Audio Technology

Different installations require different approaches. Like any creative process, we look at which tools are most suited to the job in hand, and can pick from a wide range of manufacturers such as Yamaha, Midas, Audio Technica, Soundcraft, D&B, Allen and Heath, AKG, BSS, Apple, Ohm, dbx, JBL, KV2 and Van Damme, amongst others.

We only specify professional equipment, believing that high-quality speaks for itself, both audibly and aesthetically. The benefits of using industry-standard equipment are reaped in its longevity and superior functionality, as well as its ability to blend in with its surroundings.

Whether digital or analogue, there are tools to build a perfect sound system to every specification.

For example…

In a large church a full band with electric instruments and drums regularly lead the worship. The main room, a converted warehouse, is long and thin. We install a line-array speaker system coupled with sub-woofers on the floor to give a full, musical sound with plenty of headroom to cope with a live band. At the control end there is a digital desk, operated by volunteer staff in the church, all of whom were given full training by Live Rooms. Monitor mixes are done by the band themselves on their iPhones and iPads via applications that link into the sound desk. To keep stage noise down the whole band are using in ear monitors, also provided by Live Rooms.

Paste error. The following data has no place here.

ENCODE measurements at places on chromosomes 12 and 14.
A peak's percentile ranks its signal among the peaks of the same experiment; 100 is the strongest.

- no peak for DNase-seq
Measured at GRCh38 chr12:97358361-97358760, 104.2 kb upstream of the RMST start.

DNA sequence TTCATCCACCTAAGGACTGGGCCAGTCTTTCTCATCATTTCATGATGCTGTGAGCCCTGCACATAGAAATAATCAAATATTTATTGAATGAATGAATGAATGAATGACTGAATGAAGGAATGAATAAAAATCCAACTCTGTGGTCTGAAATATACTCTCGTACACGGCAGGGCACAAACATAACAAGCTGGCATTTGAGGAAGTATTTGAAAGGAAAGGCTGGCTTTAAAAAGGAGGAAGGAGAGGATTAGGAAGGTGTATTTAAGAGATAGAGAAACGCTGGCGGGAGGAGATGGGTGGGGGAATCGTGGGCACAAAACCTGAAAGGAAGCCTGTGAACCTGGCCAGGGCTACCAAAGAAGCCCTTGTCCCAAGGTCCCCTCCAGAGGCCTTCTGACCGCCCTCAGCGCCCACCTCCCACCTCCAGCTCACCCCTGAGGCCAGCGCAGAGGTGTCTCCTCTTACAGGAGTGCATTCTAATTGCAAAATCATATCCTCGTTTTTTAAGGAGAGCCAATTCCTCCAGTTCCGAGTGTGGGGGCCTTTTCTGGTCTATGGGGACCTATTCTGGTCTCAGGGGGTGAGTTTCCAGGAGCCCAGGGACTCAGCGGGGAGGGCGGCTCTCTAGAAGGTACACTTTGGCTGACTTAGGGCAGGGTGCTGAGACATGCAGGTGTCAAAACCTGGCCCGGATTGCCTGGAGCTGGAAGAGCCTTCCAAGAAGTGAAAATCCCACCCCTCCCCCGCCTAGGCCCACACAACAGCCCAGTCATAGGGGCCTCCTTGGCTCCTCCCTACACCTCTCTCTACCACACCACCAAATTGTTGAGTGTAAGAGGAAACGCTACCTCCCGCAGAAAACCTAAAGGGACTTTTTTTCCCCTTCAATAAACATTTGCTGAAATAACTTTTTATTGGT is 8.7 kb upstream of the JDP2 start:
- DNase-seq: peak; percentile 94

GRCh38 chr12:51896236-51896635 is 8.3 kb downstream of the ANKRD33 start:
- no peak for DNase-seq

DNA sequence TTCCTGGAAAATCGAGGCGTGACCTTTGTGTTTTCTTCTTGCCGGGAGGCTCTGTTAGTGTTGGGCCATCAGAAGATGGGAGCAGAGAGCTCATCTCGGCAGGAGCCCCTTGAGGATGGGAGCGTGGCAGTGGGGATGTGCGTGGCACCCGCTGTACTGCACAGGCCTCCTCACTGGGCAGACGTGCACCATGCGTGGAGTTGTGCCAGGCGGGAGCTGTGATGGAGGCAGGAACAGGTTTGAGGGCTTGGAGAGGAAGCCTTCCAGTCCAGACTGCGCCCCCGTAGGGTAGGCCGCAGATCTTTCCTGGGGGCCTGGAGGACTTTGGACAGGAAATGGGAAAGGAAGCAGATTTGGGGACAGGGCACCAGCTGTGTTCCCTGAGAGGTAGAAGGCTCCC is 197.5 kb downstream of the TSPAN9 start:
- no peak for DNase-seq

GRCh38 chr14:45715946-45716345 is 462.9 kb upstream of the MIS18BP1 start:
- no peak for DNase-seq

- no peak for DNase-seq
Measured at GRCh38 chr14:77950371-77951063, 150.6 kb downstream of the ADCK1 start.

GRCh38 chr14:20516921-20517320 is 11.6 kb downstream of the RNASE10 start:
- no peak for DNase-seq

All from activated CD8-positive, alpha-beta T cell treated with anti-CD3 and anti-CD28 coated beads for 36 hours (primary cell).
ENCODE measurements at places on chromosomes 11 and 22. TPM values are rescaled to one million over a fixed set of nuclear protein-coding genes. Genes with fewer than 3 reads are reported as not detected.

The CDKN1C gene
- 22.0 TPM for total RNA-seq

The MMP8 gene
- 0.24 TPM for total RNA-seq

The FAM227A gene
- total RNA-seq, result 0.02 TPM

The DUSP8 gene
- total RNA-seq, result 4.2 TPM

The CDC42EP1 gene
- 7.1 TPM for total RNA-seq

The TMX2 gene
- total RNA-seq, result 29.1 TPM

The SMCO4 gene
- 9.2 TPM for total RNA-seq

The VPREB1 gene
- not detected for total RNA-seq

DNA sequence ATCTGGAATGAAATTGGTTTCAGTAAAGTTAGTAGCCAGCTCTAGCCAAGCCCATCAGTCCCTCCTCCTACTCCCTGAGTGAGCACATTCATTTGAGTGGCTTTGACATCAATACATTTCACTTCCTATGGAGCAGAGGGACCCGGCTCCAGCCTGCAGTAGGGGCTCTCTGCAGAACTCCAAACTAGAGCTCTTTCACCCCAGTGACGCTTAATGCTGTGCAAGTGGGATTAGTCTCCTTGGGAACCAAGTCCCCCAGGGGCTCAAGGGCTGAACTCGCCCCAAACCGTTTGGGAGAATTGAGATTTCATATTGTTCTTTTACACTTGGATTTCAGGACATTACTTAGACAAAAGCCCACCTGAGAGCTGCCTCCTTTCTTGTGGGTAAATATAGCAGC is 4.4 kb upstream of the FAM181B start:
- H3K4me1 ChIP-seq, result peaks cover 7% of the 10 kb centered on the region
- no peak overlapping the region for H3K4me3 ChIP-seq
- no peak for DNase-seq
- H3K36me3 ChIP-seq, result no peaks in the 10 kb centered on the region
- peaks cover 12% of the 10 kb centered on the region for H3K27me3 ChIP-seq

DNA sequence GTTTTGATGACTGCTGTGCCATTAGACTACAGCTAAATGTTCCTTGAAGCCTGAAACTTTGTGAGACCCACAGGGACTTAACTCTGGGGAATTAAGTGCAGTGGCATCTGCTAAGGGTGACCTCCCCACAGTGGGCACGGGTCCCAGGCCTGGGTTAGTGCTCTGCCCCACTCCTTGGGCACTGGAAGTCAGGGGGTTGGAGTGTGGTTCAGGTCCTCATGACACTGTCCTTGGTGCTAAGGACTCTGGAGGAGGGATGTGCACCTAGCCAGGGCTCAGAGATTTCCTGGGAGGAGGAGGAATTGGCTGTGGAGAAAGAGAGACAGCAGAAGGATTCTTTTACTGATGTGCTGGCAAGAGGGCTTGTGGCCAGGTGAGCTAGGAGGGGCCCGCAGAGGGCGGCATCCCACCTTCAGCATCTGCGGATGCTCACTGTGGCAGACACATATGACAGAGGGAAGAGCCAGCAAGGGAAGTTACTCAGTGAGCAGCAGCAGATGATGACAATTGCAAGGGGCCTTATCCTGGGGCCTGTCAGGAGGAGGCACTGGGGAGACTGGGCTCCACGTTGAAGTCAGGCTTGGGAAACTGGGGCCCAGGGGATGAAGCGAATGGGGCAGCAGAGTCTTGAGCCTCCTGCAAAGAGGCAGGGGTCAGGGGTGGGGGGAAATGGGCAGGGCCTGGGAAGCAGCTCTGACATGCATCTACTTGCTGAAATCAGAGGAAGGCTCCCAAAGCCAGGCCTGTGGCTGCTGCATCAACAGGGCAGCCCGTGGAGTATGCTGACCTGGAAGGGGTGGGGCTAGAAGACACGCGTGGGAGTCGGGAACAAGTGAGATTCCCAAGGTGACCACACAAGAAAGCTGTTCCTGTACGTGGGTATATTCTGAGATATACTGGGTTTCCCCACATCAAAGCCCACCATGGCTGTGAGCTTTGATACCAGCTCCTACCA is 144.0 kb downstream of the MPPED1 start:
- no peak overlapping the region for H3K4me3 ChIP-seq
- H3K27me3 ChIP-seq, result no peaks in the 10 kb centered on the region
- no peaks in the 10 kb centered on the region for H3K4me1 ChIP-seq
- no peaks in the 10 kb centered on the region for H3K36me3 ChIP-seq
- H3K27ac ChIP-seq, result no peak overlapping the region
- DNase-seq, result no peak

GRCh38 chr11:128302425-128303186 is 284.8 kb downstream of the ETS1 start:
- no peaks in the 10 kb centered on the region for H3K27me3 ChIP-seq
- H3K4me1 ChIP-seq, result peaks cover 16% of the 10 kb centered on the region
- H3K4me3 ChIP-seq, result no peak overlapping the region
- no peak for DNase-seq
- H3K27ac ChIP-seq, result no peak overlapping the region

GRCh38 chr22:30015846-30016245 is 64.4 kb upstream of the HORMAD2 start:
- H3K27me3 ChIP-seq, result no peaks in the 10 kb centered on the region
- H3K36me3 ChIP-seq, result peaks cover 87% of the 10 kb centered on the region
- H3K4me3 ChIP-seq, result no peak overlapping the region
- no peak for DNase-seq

In the more traditional church building down the road, only speech reinforcement is required as the organ provides enough volume by itself, and is the only instrument used in the worship service.
As the church is made of stone and has a long reverberation time we opt for a distributed system of several aesthetically pleasing column speakers. Each speaker’s signal has a time delay on it so that the sound from every speaker arrives at the listener at the same time, making a pleasing, natural and highly intelligible overall sound.
As there are no volunteers to work the sound system, an intuitive touch screen is provided in the church that the vicar can use from the pulpit to adjust microphone volumes and play music. The system is set up within safe parameters so that the vicar does not need to worry about the finer details of operation.